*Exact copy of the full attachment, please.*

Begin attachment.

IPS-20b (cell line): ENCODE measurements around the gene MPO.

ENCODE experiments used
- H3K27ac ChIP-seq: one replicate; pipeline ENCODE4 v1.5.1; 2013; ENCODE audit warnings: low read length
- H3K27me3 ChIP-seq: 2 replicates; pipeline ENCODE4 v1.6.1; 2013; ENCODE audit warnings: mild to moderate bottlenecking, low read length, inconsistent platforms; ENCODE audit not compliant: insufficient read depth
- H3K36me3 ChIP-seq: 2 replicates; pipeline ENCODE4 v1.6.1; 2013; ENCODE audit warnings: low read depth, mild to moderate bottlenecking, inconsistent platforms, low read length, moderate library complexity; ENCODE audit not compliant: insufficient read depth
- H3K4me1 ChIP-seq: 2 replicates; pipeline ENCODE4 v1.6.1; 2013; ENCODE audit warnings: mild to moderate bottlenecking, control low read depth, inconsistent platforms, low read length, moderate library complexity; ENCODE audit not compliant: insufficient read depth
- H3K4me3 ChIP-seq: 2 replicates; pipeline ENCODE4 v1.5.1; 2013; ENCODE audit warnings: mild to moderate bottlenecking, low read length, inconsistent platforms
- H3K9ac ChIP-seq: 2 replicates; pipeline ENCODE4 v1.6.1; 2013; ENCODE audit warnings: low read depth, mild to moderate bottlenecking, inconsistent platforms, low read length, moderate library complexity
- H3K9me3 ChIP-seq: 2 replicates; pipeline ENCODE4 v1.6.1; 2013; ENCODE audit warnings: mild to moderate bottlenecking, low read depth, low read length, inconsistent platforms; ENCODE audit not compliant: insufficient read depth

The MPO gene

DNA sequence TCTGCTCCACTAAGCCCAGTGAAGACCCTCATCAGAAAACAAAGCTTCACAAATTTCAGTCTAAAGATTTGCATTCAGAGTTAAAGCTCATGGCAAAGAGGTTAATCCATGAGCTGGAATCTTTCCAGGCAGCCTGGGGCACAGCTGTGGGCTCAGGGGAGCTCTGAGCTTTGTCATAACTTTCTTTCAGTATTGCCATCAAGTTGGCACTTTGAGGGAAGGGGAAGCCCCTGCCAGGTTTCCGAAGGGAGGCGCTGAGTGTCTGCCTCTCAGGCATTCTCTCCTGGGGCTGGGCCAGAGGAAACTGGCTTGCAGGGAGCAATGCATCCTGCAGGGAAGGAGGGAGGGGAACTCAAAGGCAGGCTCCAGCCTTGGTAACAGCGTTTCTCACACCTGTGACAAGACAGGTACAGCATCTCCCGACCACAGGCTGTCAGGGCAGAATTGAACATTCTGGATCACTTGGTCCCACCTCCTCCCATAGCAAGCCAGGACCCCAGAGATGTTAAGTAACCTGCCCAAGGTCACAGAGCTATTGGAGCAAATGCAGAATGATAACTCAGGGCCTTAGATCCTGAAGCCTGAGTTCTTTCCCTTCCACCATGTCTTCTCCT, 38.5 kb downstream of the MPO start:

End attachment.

IPS-20b (cell line): ENCODE measurements around the gene MPO.

ENCODE experiments used
- H3K27ac ChIP-seq: one replicate; pipeline ENCODE4 v1.5.1; 2013; ENCODE audit warnings: low read length
- H3K27me3 ChIP-seq: 2 replicates; pipeline ENCODE4 v1.6.1; 2013; ENCODE audit warnings: mild to moderate bottlenecking, low read length, inconsistent platforms; ENCODE audit not compliant: insufficient read depth
- H3K36me3 ChIP-seq: 2 replicates; pipeline ENCODE4 v1.6.1; 2013; ENCODE audit warnings: low read depth, mild to moderate bottlenecking, inconsistent platforms, low read length, moderate library complexity; ENCODE audit not compliant: insufficient read depth
- H3K4me1 ChIP-seq: 2 replicates; pipeline ENCODE4 v1.6.1; 2013; ENCODE audit warnings: mild to moderate bottlenecking, control low read depth, inconsistent platforms, low read length, moderate library complexity; ENCODE audit not compliant: insufficient read depth
- H3K4me3 ChIP-seq: 2 replicates; pipeline ENCODE4 v1.5.1; 2013; ENCODE audit warnings: mild to moderate bottlenecking, low read length, inconsistent platforms
- H3K9ac ChIP-seq: 2 replicates; pipeline ENCODE4 v1.6.1; 2013; ENCODE audit warnings: low read depth, mild to moderate bottlenecking, inconsistent platforms, low read length, moderate library complexity
- H3K9me3 ChIP-seq: 2 replicates; pipeline ENCODE4 v1.6.1; 2013; ENCODE audit warnings: mild to moderate bottlenecking, low read depth, low read length, inconsistent platforms; ENCODE audit not compliant: insufficient read depth

The MPO gene

DNA sequence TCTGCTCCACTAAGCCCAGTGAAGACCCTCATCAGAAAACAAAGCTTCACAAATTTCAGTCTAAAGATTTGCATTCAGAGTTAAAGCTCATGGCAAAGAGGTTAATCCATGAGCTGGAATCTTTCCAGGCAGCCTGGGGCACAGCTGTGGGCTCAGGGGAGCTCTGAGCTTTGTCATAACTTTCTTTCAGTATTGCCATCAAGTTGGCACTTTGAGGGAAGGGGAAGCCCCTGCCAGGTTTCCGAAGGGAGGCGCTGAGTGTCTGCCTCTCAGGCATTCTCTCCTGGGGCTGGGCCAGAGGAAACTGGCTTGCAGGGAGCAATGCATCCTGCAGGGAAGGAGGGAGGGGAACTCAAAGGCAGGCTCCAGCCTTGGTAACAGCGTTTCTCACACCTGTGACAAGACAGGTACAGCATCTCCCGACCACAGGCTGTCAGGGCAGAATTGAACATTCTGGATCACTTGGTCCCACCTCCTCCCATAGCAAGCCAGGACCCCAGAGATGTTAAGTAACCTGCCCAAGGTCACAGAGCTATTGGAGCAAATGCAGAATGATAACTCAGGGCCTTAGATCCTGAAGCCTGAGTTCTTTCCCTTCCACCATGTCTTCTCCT, 38.5 kb downstream of the MPO start: